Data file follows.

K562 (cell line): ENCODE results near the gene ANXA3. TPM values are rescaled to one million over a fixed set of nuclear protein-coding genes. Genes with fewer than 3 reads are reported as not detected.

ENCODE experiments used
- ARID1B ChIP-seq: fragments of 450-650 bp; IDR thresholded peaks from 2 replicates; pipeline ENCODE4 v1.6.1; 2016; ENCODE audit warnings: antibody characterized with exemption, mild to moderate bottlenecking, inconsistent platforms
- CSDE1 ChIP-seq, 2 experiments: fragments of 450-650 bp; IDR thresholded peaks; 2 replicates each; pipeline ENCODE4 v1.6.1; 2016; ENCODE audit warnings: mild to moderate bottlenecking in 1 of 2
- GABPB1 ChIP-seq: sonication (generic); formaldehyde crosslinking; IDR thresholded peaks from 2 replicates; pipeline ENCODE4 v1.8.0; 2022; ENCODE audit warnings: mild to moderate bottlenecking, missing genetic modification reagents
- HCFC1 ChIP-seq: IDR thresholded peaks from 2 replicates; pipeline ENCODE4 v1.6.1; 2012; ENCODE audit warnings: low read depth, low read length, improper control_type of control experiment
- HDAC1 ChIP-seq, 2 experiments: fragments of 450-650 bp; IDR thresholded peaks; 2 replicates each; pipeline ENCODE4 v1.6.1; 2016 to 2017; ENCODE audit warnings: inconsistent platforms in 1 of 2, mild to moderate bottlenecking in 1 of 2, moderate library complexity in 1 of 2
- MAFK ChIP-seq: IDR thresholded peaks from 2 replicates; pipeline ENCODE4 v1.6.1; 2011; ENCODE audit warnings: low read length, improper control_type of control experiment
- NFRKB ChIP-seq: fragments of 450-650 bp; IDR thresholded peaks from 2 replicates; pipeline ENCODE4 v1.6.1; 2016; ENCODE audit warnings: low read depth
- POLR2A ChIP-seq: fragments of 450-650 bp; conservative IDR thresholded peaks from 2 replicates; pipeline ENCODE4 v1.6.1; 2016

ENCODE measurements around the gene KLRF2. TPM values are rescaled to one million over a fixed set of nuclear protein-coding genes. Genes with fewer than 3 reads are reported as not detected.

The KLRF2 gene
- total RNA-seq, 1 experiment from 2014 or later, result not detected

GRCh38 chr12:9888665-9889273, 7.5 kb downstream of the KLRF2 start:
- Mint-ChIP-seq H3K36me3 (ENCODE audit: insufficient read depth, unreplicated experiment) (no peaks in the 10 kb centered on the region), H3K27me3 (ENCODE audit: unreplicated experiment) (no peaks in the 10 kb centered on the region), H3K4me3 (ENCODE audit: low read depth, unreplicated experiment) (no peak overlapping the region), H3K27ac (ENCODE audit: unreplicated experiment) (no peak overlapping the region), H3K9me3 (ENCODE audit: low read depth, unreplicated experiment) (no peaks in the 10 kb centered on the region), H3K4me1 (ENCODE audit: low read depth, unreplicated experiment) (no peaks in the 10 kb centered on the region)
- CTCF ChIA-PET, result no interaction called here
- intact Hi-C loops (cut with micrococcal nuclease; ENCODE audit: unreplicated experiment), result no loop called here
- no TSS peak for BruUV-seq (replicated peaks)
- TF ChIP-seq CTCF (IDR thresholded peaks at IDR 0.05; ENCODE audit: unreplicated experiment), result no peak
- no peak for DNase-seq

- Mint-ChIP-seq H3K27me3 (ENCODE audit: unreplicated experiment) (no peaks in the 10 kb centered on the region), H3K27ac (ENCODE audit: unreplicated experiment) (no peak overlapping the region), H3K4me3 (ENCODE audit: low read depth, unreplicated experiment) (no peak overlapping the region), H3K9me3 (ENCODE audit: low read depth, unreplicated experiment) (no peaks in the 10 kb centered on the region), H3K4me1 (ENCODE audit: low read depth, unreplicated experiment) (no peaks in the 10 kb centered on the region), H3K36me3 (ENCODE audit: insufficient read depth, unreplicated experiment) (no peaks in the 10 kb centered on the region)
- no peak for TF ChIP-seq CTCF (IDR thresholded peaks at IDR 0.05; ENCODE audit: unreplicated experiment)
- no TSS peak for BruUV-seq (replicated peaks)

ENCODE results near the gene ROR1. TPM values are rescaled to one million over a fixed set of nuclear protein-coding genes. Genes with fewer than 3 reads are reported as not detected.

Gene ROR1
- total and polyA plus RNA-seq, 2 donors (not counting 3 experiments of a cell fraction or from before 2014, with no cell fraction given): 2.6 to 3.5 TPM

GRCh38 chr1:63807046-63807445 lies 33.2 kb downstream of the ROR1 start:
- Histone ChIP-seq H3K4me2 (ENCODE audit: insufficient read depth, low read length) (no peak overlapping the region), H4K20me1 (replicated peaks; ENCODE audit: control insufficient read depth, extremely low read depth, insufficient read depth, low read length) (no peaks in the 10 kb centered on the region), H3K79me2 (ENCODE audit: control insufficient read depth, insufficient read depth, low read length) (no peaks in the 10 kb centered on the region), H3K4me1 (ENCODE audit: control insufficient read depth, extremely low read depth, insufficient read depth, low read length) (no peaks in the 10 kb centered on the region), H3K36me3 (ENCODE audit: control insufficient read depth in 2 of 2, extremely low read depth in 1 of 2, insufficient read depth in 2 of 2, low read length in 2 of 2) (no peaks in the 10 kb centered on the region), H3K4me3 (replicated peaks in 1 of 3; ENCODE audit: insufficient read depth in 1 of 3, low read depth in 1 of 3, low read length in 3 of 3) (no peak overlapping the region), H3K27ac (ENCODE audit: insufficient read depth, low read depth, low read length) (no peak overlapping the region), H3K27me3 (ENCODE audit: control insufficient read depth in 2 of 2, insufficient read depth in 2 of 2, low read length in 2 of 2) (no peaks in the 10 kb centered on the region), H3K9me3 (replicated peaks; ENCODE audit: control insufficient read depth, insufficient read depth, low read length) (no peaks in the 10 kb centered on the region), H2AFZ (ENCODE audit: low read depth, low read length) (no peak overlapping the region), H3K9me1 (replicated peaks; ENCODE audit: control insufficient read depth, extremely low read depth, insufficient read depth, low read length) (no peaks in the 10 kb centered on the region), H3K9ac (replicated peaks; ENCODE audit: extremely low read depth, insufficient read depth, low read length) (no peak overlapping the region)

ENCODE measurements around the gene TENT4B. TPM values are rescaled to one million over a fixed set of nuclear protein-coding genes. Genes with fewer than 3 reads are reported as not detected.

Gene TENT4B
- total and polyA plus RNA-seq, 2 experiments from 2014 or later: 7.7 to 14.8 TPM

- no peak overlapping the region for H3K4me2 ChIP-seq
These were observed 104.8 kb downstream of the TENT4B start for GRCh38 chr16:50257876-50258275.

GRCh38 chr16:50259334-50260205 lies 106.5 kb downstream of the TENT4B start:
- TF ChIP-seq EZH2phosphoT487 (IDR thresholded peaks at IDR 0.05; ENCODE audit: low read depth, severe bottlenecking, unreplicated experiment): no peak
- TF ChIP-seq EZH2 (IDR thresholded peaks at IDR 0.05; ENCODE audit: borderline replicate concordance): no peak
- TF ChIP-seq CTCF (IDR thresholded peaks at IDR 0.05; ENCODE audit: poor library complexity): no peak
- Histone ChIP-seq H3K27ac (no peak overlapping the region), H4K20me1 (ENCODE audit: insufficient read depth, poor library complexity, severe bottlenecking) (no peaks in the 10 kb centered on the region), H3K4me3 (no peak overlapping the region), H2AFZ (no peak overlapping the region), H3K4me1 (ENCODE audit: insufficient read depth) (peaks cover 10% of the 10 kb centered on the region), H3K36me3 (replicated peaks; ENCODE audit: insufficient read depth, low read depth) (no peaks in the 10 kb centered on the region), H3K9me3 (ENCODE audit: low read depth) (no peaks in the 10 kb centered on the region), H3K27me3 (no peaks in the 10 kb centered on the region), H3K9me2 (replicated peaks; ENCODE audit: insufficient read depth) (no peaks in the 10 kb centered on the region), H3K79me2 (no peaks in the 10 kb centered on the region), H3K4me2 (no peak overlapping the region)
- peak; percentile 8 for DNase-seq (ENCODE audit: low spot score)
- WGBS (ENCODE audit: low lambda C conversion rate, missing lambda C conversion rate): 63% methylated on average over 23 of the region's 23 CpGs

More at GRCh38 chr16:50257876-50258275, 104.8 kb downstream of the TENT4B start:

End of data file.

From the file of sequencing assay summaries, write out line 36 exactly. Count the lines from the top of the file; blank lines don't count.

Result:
- TF ChIP-seq EZH2 (IDR thresholded peaks at IDR 0.05; ENCODE audit: borderline replicate concordance): no peak